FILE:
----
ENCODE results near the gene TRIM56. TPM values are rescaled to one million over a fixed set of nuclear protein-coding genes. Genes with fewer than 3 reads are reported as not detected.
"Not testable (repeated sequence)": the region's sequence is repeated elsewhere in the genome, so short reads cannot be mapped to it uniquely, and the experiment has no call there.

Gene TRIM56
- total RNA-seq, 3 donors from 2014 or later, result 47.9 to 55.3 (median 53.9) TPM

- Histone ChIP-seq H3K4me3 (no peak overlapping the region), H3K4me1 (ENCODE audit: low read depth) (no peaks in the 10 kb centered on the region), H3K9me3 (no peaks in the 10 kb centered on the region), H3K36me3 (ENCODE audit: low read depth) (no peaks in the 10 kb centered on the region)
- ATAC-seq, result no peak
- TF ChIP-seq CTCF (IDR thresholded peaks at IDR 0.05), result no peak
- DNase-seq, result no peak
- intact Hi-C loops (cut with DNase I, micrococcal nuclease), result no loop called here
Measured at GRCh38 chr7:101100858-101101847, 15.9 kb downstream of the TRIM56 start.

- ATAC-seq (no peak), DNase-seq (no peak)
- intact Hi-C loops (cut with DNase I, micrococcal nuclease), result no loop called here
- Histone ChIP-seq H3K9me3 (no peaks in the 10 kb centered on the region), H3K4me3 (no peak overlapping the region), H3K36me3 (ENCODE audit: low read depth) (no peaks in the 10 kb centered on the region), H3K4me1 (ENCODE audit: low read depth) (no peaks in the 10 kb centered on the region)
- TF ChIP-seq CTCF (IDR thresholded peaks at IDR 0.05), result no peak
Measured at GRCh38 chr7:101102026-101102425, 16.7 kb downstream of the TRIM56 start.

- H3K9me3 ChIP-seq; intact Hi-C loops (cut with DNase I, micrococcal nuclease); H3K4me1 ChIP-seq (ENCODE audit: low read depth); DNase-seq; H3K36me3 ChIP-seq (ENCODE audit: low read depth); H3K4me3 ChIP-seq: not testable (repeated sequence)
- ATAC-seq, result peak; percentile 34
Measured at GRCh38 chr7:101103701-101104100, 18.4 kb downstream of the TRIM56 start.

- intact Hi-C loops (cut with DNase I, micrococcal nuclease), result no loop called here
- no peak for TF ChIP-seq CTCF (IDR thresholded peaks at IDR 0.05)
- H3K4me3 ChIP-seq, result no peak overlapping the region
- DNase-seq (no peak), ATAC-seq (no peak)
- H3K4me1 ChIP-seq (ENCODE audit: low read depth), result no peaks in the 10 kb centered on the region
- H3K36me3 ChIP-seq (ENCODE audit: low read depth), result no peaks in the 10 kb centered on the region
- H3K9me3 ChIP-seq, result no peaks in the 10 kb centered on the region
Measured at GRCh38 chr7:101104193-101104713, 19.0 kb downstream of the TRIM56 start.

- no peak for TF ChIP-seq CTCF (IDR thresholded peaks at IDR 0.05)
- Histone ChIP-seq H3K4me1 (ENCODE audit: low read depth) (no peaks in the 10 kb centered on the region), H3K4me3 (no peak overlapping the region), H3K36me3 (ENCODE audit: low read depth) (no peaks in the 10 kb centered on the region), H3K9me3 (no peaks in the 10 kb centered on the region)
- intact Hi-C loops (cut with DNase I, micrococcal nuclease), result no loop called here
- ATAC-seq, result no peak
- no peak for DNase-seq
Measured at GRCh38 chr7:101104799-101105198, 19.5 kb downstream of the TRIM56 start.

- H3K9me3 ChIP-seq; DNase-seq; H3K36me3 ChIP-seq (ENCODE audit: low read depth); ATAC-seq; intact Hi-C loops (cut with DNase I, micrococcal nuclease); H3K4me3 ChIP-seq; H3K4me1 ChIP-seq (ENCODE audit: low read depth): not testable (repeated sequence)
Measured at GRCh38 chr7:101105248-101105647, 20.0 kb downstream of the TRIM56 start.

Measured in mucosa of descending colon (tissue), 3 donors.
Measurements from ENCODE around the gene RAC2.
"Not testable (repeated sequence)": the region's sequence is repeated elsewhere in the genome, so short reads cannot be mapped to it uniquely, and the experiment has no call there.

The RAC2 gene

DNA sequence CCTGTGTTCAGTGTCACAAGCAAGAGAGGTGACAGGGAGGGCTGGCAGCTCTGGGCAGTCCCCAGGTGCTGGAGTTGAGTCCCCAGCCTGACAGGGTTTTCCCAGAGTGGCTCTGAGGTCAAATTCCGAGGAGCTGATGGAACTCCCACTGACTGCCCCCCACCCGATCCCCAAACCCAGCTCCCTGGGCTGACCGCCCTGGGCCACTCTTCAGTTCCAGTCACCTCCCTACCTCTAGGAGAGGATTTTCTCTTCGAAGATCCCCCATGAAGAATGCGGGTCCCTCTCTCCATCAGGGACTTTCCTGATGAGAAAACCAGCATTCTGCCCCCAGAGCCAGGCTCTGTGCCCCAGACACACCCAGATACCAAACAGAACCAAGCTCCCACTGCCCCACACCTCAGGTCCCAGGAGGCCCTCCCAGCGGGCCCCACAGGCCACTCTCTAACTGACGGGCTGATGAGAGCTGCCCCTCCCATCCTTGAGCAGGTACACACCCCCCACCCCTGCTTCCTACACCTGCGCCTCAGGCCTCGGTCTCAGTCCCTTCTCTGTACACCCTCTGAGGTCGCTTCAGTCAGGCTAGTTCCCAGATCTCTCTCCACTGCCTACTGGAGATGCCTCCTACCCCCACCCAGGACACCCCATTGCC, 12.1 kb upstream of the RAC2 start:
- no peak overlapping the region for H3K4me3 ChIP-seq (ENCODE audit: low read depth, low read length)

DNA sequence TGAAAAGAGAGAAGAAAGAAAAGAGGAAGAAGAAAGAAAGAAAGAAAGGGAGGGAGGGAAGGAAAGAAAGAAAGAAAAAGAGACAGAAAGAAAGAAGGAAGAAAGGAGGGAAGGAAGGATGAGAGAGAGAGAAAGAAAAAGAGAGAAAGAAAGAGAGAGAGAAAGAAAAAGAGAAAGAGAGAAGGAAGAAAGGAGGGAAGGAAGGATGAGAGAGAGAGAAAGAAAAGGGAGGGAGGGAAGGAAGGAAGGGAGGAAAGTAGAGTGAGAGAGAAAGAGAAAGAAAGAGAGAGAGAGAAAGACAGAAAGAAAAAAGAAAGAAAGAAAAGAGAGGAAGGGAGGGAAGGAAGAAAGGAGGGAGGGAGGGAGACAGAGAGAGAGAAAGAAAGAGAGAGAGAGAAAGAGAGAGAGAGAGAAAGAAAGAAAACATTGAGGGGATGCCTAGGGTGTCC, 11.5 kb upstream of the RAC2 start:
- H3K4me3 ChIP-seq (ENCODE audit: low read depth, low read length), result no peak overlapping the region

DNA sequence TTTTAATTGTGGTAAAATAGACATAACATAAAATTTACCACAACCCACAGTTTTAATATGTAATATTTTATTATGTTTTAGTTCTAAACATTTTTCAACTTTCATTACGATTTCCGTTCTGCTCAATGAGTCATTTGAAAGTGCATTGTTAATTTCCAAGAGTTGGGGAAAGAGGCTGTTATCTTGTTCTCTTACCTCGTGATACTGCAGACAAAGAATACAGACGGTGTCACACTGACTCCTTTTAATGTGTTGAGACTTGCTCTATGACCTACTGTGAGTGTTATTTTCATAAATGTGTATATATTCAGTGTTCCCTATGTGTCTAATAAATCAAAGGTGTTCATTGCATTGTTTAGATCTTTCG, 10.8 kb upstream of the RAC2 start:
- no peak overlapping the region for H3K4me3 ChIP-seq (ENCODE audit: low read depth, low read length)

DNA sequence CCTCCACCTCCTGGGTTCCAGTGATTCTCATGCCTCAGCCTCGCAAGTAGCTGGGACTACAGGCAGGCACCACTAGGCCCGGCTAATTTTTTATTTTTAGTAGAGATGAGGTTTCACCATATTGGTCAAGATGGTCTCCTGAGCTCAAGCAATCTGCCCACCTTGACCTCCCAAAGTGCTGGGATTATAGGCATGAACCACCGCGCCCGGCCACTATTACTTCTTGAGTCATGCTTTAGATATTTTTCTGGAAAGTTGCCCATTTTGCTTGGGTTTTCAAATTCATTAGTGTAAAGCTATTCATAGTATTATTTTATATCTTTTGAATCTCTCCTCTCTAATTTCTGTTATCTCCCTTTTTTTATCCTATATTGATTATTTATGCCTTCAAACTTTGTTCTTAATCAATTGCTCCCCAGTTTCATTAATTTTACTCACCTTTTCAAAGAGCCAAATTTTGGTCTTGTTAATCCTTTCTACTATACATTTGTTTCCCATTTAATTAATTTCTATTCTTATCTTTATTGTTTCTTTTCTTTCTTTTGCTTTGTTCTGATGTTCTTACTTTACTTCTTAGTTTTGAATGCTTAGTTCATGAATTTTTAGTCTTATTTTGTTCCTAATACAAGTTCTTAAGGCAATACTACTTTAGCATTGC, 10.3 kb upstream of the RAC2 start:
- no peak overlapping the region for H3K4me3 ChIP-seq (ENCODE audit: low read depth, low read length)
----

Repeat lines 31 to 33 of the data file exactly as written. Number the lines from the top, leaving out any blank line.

- no peak for DNase-seq
Measured at GRCh38 chr7:101104799-101105198, 19.5 kb downstream of the TRIM56 start.

- H3K9me3 ChIP-seq; DNase-seq; H3K36me3 ChIP-seq (ENCODE audit: low read depth); ATAC-seq; intact Hi-C loops (cut with DNase I, micrococcal nuclease); H3K4me3 ChIP-seq; H3K4me1 ChIP-seq (ENCODE audit: low read depth): not testable (repeated sequence)